Burma Partnership, Strengthening Cooperation for a Free Burma
Signup Now!
Join our mailing list for latest news and information about Burma.

8 September – 14 September: Karen Civil Society Rallies Around Japan’s Harmful Plans for Eastern Burma

September 16, 2014

13 September 2014 Photo By KwekaluJapan’s lofty development plans for eastern Burma were very publicly rejected by the Karen Peace Support Network (KPSN) at a press conference in Rangoon, citing lack of consultation with communities and the potential for such plans to fuel conflict.

Based on a blueprint for extensive development projects produced by the Japanese International Cooperation Agency (JICA), the overseas development arm of the Japanese government, 28 Karen civil society organizations that form the KPSN, released a report to outline their concerns and recommendations. JICA’s blueprint, in which its main goal is to support the return of refugees and internally displaced persons (IDPs), contains four main components; economic corridors, free trade zones and industrial estates, industrial clusters, and urban development. The Japanese government has been working closely with both the Union level and State level Burmese Government in the development of this plan.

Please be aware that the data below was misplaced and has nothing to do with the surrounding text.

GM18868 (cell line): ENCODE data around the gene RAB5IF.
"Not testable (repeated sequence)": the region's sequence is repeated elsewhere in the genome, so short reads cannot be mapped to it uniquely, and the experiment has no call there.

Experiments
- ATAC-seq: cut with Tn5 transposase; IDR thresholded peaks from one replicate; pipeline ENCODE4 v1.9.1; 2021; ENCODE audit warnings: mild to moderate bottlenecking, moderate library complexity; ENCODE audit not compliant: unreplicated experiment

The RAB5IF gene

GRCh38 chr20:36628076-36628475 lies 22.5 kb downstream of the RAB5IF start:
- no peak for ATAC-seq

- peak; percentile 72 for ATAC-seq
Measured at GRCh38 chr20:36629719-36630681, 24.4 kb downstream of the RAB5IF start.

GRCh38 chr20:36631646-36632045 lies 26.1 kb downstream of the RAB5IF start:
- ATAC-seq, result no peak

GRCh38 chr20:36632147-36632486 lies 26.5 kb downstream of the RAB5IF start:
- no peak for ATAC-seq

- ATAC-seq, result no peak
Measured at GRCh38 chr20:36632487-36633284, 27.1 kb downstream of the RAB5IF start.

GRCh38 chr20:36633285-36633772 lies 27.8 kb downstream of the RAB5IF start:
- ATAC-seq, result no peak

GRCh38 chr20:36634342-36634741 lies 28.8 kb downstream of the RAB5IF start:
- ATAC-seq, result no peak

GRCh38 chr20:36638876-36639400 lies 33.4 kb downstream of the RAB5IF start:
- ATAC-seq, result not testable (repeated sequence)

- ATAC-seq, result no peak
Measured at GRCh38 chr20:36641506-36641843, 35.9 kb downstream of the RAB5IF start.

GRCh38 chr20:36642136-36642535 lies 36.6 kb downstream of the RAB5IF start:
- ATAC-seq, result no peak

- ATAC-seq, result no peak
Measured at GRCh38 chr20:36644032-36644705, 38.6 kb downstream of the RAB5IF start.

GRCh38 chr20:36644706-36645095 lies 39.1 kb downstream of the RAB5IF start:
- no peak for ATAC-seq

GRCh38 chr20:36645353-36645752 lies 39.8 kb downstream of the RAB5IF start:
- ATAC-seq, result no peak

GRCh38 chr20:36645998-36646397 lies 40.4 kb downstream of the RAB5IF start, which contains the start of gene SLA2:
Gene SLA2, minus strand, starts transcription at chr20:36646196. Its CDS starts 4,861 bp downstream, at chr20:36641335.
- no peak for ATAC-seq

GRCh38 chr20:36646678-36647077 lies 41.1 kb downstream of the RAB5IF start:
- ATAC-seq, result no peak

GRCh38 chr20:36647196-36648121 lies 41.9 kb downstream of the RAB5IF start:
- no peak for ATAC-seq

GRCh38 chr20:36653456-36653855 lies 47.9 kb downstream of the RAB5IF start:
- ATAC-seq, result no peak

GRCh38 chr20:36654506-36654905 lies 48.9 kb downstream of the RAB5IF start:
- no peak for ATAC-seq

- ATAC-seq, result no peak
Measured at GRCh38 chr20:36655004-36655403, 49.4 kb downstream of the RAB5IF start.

For Karen civil society, however, there are many concerns, as outlined in the report released on 9 September. Although the blueprint aims to “promote peace through development,” JICA has not conducted a conflict analysis on what is an extremely complicated and fragile context. In fact the plans could serve to exacerbate conflict by facilitating land confiscation, one of the loci of tension in the ceasefire process. Also, improving transport and road access to areas traditionally held by ethnic armed groups such as the Karen National Union (KNU), allows easy access for Burma Army soldiers to the heart of Karen areas. We must not forget the abusive nature of the Burma Army that has been terrorizing civilians for decades and continues to do so, despite a ceasefire in place. Will exposing more communities, who are already vulnerable to abuses, to the unreformed Burma Army really aid peace?